Blogs  |  3.27.2024

Women’s History in the Early Days of Space Exploration

Comets have been observed worldwide for thousands of years, but it wasn’t until 1705 that English astronomer Edmond Halley realized that one particular comet—now known as Halley’s Comet—had been recorded since 240 BC. He predicted the comet would continue to return and that the laws of gravity could predict when . . . but the calculations were complex.

In the mid-1700s, French mathematician Alexis-Claude Clairaut split up the work between himself; Jérôme-Joseph Lalande, a young astronomer; and Nicole-Reine Lepaute, a clockmaker’s wife and mathematician. The three predicted Halley’s Comet would appear again between March 15 and May 15, 1759. While they were two days late (the comet rounded the sun on March 13), it was the most accurate forecast anyone had predicted to date . . . and the age of human computers got its start!

19th and 20th Century Human Computers

By the 19th century, scientists were collecting huge amounts of data that needed processing. The calculations were broken down into smaller math problems which were primarily solved by men. But by the late 19th century, a growing number of women were educated and eventually hired to reduce costs (they were paid much less than their male counterparts).

Fast forward to the 20th century: The need for computations drastically increased during World War II and more than half of all human computers were women. After the war ended, it was time for the Space Race and calculations for projects, like wind tunnel tests and figuring out paths of a spacecraft, were needed.

The National Advisory Committee for Aeronautics (NACA)—the precursor to the National Aeronautics and Space Administration (NASA)—hired several hundred women, including Women of Color, as human computers to complete manual calculations that were critical to the Space Race. Over time, these women also helped create code for the first machine computers, which could do the same calculations much faster and with more accuracy.

Celebrating Women of the Space Race

Thanks to the work of these early computer scientists, the United States sent its first astronauts into orbit and eventually reached the Moon. In our Minecraft Education Extension Lesson: Coding Your Way to a Computer Science Career, we explore four incredible women “human computers” who made significant contributions to STEM while working at NASA:

Katherine Johnson

Katherine Johnson was handpicked to be one of three Black students to integrate into West Virginia’s graduate schools. Born in White Sulphur Springs, West Virginia, in 1918, her intelligence allowed her to skip several grades in school. By 13, she was attending high school. At 18, she enrolled in college. In 1937, she graduated with highest honors and took a job teaching at a Black public school in Virginia. Katherine is most famous for checking the accuracy of the code used to calculate the trajectory for the very first human spaceflight around Earth. Astronaut John Glenn, the man who made the first orbit around Earth, specifically asked her to do the math because he trusted her more than the computers. She later calculated the trajectory for the first landing of humans on the Moon.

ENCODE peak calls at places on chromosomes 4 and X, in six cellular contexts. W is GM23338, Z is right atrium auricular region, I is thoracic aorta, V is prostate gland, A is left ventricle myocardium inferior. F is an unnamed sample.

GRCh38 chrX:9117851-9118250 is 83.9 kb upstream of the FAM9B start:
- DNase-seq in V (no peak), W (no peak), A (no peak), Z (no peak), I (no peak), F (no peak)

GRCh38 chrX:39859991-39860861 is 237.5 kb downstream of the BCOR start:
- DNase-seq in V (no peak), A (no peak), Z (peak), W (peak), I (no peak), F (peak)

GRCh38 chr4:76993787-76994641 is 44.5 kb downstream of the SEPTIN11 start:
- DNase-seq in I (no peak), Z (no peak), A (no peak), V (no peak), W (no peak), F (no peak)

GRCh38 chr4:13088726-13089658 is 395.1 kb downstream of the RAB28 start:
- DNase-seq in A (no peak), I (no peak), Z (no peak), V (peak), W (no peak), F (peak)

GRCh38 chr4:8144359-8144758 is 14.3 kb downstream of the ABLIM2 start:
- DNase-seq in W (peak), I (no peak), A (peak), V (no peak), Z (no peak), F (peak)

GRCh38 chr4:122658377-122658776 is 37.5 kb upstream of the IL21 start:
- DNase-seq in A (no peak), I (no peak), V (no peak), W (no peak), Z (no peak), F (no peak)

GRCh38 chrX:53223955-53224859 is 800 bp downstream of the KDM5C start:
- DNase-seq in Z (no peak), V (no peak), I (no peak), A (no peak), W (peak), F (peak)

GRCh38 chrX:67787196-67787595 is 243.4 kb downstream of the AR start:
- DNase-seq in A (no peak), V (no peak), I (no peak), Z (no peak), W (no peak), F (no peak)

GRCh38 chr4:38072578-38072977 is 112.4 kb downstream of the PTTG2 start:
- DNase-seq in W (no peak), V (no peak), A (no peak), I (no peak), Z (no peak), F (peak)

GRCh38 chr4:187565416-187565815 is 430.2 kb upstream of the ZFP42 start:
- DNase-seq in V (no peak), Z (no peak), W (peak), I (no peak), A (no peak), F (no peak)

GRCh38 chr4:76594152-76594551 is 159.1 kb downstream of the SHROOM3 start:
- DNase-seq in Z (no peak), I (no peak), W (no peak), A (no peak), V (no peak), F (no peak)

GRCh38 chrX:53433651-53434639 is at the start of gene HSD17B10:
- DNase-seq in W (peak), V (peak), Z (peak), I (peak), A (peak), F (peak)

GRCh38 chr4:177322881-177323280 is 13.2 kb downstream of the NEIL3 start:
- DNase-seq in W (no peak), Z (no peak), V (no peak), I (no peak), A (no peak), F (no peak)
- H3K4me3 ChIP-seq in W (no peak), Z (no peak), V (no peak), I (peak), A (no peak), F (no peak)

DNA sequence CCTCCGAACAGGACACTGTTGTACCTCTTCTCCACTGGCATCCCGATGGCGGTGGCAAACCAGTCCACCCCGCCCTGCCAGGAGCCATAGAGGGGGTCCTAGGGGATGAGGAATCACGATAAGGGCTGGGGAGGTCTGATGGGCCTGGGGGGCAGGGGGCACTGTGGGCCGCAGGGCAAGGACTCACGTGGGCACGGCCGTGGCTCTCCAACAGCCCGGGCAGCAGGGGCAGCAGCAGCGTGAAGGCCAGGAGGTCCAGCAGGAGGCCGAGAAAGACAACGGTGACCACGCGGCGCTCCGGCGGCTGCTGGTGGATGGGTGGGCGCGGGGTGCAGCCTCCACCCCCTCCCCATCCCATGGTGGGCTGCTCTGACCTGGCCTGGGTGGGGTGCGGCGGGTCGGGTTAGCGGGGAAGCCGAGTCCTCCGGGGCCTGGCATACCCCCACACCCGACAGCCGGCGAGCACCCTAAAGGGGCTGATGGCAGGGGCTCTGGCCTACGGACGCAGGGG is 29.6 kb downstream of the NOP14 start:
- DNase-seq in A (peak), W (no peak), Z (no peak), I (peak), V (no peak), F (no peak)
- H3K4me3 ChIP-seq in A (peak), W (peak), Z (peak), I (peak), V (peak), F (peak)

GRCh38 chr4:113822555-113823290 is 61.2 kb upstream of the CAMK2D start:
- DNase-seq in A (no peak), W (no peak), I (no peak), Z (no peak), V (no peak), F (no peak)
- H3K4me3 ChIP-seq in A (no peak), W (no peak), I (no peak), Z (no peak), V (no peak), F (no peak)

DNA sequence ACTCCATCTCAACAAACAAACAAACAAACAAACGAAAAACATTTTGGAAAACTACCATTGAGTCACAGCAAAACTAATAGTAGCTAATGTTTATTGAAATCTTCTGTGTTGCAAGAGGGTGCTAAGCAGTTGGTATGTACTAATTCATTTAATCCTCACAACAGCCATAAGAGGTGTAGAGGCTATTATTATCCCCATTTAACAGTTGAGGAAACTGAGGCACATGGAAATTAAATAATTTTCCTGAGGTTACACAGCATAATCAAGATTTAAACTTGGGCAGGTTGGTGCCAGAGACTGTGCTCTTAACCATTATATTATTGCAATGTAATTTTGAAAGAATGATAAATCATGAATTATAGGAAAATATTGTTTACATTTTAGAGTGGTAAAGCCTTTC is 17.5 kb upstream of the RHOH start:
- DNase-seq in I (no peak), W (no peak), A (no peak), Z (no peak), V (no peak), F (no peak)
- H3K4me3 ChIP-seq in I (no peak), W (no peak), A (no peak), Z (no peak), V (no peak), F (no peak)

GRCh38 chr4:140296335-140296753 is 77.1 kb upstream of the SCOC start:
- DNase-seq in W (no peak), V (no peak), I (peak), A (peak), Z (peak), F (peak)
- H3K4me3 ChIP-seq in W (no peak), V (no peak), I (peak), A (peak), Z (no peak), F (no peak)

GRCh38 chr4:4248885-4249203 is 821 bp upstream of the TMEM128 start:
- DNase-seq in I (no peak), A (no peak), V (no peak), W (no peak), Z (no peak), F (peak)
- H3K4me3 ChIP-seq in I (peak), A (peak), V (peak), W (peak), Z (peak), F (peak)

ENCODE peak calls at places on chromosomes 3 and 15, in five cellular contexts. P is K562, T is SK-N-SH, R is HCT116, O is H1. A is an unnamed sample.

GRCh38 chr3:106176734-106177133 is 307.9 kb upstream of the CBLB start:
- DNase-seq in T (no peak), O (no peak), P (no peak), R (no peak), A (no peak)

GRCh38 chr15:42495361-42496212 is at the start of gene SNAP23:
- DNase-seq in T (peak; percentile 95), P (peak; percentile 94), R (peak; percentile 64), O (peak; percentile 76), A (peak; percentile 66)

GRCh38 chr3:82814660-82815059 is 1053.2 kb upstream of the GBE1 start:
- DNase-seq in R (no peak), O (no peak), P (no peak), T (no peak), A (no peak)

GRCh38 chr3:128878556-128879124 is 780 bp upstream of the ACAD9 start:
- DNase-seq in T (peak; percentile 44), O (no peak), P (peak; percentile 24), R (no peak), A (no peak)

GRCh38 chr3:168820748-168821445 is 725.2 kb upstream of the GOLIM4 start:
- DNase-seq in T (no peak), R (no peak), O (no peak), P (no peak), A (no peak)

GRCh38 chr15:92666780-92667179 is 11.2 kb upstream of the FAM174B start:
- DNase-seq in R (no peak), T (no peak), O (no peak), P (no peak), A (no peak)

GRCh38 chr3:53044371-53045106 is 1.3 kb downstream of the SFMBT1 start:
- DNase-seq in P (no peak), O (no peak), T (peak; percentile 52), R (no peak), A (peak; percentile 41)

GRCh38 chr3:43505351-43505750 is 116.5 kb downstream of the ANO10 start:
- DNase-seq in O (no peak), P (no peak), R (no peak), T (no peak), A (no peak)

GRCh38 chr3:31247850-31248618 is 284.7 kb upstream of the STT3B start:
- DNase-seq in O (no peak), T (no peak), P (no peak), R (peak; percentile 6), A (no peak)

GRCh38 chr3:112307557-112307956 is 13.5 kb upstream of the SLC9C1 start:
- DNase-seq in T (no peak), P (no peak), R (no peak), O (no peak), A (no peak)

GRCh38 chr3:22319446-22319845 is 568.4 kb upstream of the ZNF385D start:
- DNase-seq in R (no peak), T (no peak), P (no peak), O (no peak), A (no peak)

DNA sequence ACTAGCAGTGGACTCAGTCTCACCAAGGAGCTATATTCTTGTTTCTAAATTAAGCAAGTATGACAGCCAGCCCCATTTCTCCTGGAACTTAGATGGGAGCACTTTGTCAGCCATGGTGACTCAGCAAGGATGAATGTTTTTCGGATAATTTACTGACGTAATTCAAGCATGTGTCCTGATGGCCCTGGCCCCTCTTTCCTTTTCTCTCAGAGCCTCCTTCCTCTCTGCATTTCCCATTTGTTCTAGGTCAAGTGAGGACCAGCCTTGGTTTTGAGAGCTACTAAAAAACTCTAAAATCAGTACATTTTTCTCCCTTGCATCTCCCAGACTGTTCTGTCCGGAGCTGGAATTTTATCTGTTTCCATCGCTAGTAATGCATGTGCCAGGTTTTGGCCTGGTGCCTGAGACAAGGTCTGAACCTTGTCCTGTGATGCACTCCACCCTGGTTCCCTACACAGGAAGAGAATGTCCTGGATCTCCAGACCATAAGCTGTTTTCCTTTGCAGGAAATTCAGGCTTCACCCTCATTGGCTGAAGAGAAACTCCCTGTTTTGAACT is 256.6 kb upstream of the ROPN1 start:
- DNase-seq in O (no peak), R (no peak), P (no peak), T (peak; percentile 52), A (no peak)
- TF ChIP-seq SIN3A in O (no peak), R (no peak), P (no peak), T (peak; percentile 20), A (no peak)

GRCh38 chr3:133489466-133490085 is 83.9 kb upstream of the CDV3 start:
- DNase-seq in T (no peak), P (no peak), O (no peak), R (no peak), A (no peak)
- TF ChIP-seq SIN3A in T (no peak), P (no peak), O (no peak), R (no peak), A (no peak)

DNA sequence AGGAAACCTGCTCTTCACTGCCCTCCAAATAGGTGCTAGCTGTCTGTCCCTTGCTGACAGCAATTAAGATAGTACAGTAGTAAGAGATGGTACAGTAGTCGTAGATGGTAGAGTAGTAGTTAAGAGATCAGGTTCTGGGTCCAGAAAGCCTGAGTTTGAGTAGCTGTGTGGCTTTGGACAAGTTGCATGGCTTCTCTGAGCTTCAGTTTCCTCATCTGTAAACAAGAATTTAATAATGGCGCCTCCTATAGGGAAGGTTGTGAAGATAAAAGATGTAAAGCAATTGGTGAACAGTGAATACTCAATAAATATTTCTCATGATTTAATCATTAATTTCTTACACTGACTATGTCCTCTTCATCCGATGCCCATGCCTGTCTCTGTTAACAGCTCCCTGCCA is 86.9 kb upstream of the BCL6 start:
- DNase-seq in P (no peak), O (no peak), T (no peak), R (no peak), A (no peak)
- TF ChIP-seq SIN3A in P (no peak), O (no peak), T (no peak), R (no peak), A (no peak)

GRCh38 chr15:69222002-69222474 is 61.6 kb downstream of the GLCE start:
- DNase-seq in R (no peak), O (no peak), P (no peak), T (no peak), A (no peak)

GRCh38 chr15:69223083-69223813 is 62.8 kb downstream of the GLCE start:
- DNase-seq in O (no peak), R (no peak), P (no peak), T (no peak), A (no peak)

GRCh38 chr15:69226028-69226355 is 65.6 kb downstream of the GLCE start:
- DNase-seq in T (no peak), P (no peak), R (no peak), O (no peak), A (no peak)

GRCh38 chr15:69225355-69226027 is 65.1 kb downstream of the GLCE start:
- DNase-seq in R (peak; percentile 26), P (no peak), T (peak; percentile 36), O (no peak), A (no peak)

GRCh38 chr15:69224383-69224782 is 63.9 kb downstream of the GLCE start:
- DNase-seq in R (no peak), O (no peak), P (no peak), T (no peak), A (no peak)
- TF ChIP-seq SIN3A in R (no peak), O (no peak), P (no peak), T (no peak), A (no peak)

Margaret Hamilton

Margaret Hamilton studied mathematics and philosophy at Earlham College in Indiana. She briefly taught high school mathematics and French upon graduation. She was one of the first computer software programmers and worked at the Massachusetts Institute of Technology (MIT), where she developed software to help predict the weather. At the time, computer science and software engineering were not fields of study you could pursue. Mathematicians and others learned how to program computers on the job through trial and error. Hamilton was naturally good at computer programming. She later joined the MIT lab that NASA hired to write the software for navigation and lunar landing guidance. Her software helped us land on the Moon. Margaret coined the term “software engineer” to explain what she did.

Mary W. Jackson

After graduating with highest honors from high school, Mary W. Jackson continued her education at Hampton Institute, earning Bachelor of Science degrees in mathematics and physical science. Jackson had many jobs before she landed at NASA’s Langley Memorial Aeronautical Laboratory in 1951, where she was assigned to work in a group that only included Black women. Her talent was recognized, and she was encouraged to pursue more education. With her new degree, she became NASA’s first Black female engineer. During her career, she provided data that was later essential to the early success of the U.S. space program. She worked as a NASA engineer for nearly 20 years and then moved into a human resources position in which she worked to hire and promote more women at NASA.

Vera Huckel

Vera Huckel was an American mathematician, aerospace engineer, and one NACA’s first female “computers.” She studied math at the University of Pennsylvania, graduating in 1929. Huckel worked on problems related to theories and aerodynamics, and helped NACA begin their transition from hand calculations to computers, writing the code for NACA’s first electronic computer. After more than 33 years, she retired from NASA in 1972.

Classroom Lesson: History of Women in Computer Science Careers

Interested in teaching your students more about women in science? Check out our free lesson plan, Minecraft Education Extension Lesson: Coding Your Way to a Computer Science Career, where students will explore more about these four women who made significant contributions to STEM while working at NASA. This lesson plan can be used with your class alone or as part of Minecraft Education’s Artemis Worlds.